Editorial: Corporate interest makes sustainability in agriculture tangible

It didn’t take long for a young cattle rancher from Saskatchewan to capture the audience’s attention at the Canada 2020 National Forum on Agri-Food in Ottawa earlier this month.

“For me, the word ‘sustainability’ is synonymous with McDonald’s,” said Adrienne Ivey, who is part of a family corporation managing 3,000 beef cattle on a 10,000-acre spread near Ituna, Sask.

That one statement captured the essence of an undercurrent rippling through the discourse during the two-day event focused on how Canadian food and agriculture products can compete in a rapidly changing global marketplace.

Somehow, amidst the debates over declining public trust in modern agriculture, rising concerns over climate change and increasingly disruptive global trade issues, food industry players have changed their views of the somewhat elusive concept of sustainability.

Instead of balking at the quest for more sustainable food systems because it might add costs and liabilities, they are embracing it as an opportunity to differentiate their brands and add value, either through higher returns or capturing more customers.

Ivey acknowledges associating a fast-food chain with sustainable food systems might seem a little odd to people outside the beef business, just as she doesn’t fit the image most would have of what a rancher should look like.

But as the founding partner of the Global Roundtable for Sustainable Beef, McDonald’s successfully navigated uncharted territory in the food business.

“It as an organization did something that is unheard of in agriculture,” she said, describing the process that began in 2011.

“They wanted sustainable beef. But instead of going to the industry and making demands and putting arbitrary conditions on an industry that they didn’t really understand, they came to us and said, this is what we would like — is it even possible?” Ivey said.

“And how can we work together to figure out how to make it happen? Oh, and by the way, we want this for everyone in the food industry, not just ourselves.”

“They pulled in the beef industry and they put together the producers, the packers processors, the restaurants and the retails to have a unified voice and a reasoned, science-based consensus on what sustainable means.”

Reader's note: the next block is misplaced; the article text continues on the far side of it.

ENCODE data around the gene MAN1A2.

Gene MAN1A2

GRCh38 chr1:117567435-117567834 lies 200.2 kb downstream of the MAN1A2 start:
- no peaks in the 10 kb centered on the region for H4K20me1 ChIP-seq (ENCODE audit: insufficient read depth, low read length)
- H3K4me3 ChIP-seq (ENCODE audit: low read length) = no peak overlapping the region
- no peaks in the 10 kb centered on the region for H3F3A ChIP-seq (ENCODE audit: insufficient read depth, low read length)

And guess what? It doesn’t mean the same thing to everyone and it doesn’t have to, because the emerging definition reflects a continuum rather than a check-off-the-boxes-and-you’re-done assessment.

Far more important than the status of any operation today on that continuum is the plan for ongoing improvement and the measures in place to quantify those improvements in traceable and transparent ways. That makes it an attainable goal for any ranch, regardless of its scope, scale or management plan.

“The reality is, that in any industry, sustainability is complicated,” Ivey said. “It needs to be all encompassing across all production methods whether it is organic, conventional, regenerative or like my own ranch, a mixture of the three.”

For its part, McDonald’s is unabashedly supportive of the beef industry, despite the continued debates over its impact on the environment, climate change and the rising popularity of plant-based burgers.

“We support beef production that’s environmentally sound, protects animal health and welfare, and improves farmer and community livelihoods,” it says on its website. “We believe that well-managed beef production has an important role to play in a thriving ecosystem.”

The beef initiative is part of a much bigger sustainability play that includes sourcing coffee, palm oil, and fish that is verified as supporting sustainable production methods, increasing its use of fibre-based packaging from recycled or certified sources, increasing recycling in its restaurants, and increasing energy efficiency by 20 per cent.

Critics are often skeptical of such efforts, and it’s not uncommon to hear them associated with the term “greenwashing.”

The truth of the matter is, these are marketplace initiatives that will sink or sail by virtue of consumer support, rather than policies blindly financed by taxpayers. As well, they are being applied across the entire value chain in ways that can be tracked.

This gives consumers more opportunities than they’ve ever had before to hold these value chains accountable for their promises and to push for greater change.

About the author

Vice-President of Content

Laura Rance

Laura Rance is vice-president of content for Glacier FarmMedia. She can be reached at [email protected]



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